GAO Says OMB and the Federal CIO Should Provide More Oversight of High-Priority IT Programs

Published: November 30, 2017

Information TechnologyOMB

In a recent report, GAO accuses OMB of not providing consistent and adequate oversight of high-priority agency IT programs.

OMB is charged with overseeing federal agencies’ management of information and information technology, primarily through its Office of E-Government and Information Technology (E-Gov) headed by the Federal CIO. Currently, this oversight responsibility covers about 800 major and nearly 5,700 non-major IT investments across the federal government. As a part of the oversight, the E-Gov office establishes processes to analyze, track, and evaluate the risks and results of IT investments made by executive agencies.

OMB has implemented a series of initiatives to improve the oversight of underperforming investments and more effectively manage IT including:

  • Federal IT Dashboard – Launched in June 2009 to further improve the transparency into and oversight of federal agencies’ IT investments.
  • TechStat reviews – Launched in January 2010, the Federal CIO began leading these face-to-face meetings to discuss whether to terminate or turn around IT investments that are in danger of failing or are not producing results.
  • PortfolioStat sessions – Launched in 2012 to better manage existing IT systems by requiring agencies to conduct an annual, agency-wide portfolio review.

GAO’s recent study found that in 2015 and 2016 OMB’s Office of E-Gov identified and reported to Congress on the federal government’s top 10 high-priority programs, but stopped the reporting after June 2016. E-Gov staff stated that 2016 direction from Congress transferred the reporting responsibility to the U.S. Digital Service (USDS) component of OMB.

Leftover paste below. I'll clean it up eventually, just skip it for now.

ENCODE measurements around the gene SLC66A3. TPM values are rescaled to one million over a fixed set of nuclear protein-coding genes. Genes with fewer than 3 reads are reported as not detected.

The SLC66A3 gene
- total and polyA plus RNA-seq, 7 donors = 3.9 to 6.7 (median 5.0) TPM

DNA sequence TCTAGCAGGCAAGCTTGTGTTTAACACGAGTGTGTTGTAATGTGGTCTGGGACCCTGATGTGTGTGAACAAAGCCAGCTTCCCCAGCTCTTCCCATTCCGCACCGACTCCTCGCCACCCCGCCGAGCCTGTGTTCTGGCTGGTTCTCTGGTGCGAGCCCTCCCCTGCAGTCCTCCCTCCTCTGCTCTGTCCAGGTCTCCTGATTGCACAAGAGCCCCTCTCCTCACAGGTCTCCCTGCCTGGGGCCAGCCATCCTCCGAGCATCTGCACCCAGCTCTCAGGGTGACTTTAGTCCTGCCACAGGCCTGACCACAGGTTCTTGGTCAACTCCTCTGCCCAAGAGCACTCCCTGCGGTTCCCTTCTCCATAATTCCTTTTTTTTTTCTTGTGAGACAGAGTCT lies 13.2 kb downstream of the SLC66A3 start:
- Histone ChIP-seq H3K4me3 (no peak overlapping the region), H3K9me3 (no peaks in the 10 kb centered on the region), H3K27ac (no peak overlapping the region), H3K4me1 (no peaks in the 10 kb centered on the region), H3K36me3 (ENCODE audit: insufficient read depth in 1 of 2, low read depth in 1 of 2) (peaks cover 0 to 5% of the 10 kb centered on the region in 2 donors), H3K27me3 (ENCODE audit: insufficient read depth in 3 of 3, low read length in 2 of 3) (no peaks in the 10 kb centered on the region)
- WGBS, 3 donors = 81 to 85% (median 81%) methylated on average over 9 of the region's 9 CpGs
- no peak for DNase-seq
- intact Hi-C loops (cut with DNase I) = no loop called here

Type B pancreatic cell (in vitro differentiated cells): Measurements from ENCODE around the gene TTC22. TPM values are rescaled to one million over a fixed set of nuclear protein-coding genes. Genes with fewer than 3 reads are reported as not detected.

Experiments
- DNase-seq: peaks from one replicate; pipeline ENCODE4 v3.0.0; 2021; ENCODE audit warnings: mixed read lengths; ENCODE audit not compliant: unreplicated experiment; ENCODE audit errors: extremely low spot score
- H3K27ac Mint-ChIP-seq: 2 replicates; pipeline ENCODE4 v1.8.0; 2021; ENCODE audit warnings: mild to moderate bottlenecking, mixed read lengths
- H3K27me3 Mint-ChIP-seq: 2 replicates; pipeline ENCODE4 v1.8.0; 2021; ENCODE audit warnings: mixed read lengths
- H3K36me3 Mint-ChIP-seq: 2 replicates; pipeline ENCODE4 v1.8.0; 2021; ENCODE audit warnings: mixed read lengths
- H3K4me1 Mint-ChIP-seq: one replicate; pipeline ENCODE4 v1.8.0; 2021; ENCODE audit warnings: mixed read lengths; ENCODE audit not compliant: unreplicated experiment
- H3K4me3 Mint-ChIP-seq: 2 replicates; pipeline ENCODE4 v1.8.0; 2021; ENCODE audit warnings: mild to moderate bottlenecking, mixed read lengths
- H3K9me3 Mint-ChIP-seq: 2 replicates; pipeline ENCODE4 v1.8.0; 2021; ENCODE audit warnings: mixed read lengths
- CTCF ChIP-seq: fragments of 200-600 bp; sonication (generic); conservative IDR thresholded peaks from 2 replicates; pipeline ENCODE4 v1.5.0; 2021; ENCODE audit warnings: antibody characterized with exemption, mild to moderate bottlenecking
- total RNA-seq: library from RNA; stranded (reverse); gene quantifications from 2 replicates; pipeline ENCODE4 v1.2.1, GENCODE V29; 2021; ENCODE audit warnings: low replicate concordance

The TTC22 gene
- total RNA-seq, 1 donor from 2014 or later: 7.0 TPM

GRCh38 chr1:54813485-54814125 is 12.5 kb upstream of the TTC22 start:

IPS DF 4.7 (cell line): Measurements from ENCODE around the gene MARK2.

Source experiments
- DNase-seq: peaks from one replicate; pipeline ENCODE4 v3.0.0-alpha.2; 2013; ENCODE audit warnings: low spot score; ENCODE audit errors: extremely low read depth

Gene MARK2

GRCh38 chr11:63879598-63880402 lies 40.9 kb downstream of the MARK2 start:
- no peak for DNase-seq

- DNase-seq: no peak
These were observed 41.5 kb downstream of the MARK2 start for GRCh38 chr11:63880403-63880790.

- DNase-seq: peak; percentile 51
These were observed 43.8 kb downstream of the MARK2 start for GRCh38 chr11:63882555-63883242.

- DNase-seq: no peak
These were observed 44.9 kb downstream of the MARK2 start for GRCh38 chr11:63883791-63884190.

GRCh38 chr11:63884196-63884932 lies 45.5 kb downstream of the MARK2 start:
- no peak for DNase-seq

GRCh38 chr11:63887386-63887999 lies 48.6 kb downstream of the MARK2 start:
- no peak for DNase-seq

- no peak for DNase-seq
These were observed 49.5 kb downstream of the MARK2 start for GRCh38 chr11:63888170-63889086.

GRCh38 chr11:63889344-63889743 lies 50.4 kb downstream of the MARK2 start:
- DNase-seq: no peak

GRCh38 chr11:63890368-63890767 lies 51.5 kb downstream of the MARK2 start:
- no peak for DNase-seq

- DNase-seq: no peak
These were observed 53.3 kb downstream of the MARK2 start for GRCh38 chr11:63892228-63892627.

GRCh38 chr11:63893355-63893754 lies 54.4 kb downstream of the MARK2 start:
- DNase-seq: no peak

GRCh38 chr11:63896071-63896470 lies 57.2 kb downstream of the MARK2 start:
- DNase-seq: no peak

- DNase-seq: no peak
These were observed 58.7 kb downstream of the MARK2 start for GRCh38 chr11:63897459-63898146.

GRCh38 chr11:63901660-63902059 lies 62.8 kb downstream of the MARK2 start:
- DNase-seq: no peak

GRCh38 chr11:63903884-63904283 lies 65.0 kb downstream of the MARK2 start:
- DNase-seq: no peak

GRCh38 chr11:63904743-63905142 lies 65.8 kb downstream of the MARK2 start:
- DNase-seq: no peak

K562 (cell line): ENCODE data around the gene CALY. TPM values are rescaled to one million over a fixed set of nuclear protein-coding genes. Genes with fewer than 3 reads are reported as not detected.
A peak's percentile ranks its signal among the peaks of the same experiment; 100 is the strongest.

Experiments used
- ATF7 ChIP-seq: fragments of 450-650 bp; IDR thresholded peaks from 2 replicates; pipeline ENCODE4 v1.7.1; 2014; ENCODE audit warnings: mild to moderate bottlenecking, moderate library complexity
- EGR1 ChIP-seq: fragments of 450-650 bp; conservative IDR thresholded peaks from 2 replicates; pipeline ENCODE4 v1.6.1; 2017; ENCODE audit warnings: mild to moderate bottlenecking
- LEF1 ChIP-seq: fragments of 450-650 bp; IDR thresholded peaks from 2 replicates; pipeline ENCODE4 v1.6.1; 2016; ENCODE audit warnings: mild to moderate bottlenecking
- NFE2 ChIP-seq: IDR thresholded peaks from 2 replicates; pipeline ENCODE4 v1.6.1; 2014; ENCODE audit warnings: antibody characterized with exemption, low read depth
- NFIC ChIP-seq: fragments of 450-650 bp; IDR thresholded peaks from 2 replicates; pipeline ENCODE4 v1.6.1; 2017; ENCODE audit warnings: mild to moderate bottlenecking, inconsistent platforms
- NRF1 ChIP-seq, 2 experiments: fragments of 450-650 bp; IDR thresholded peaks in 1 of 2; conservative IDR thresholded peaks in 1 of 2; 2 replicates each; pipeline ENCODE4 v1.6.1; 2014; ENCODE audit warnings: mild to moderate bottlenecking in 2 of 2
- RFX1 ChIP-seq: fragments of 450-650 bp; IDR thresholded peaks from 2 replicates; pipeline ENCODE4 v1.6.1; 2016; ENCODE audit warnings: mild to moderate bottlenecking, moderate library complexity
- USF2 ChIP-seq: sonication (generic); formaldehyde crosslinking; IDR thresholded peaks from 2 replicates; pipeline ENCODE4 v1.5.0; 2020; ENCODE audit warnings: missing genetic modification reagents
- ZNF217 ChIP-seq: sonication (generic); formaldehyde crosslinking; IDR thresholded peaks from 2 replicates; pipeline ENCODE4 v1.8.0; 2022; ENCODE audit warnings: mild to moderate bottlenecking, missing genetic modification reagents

The Consolidated and Further Continuing Appropriations Act of 2015, required that OMB identify the 10 highest priority IT investment programs under development across federal agencies and report on their status each quarter. An explanatory statement for the Consolidated Appropriations Act of 2016, stated that USDS was to provide a quarterly status report on its current projects, including the top 10 high priority programs.

FCW reached out to former Federal CIO Tony Scott about this subject and he admitted that the current situation is confusing and that clarity is needed with regards to whether USDS or OMB is responsible for the top ten IT priorities reports. 

GAO also found that the Federal CIO was not directly involved in oversight of the 10 high-priority IT programs.  But according to GAO, Federal CIO involvement can have a significant impact, such as in TechStat reviews which resulted in $3 billion in savings in 2010.

In an e-mail response to FCW, former Federal CIO Tony Scott stated that he disagreed with GAO's report "in several respects" and said GAO auditors did not reach out to contact him during their investigation.

"I think it is an incorrect conclusion to say that the federal CIO role was de-emphasized in terms of oversight. What we did was focus more heavily on projects that were in trouble, and make those high priority for review at the Federal CIO level," Scott said.

GAO is making the following recommendations to OMB:

  • OMB should continue to identify and report to Congress on the status of the top 10 high-priority IT programs and the extent to which USDS is involved in the programs, as was done in June 2015 and June 2016. These reports should be issued quarterly.
  • OMB should ensure that the Federal CIO is directly involved in the oversight of high priority programs.
  • OMB should continue to report on the status of USDS projects. These reports should also be issued quarterly.

OMB neither agreed nor disagreed with the recommendations but disagreed with several of GAO’s conclusions.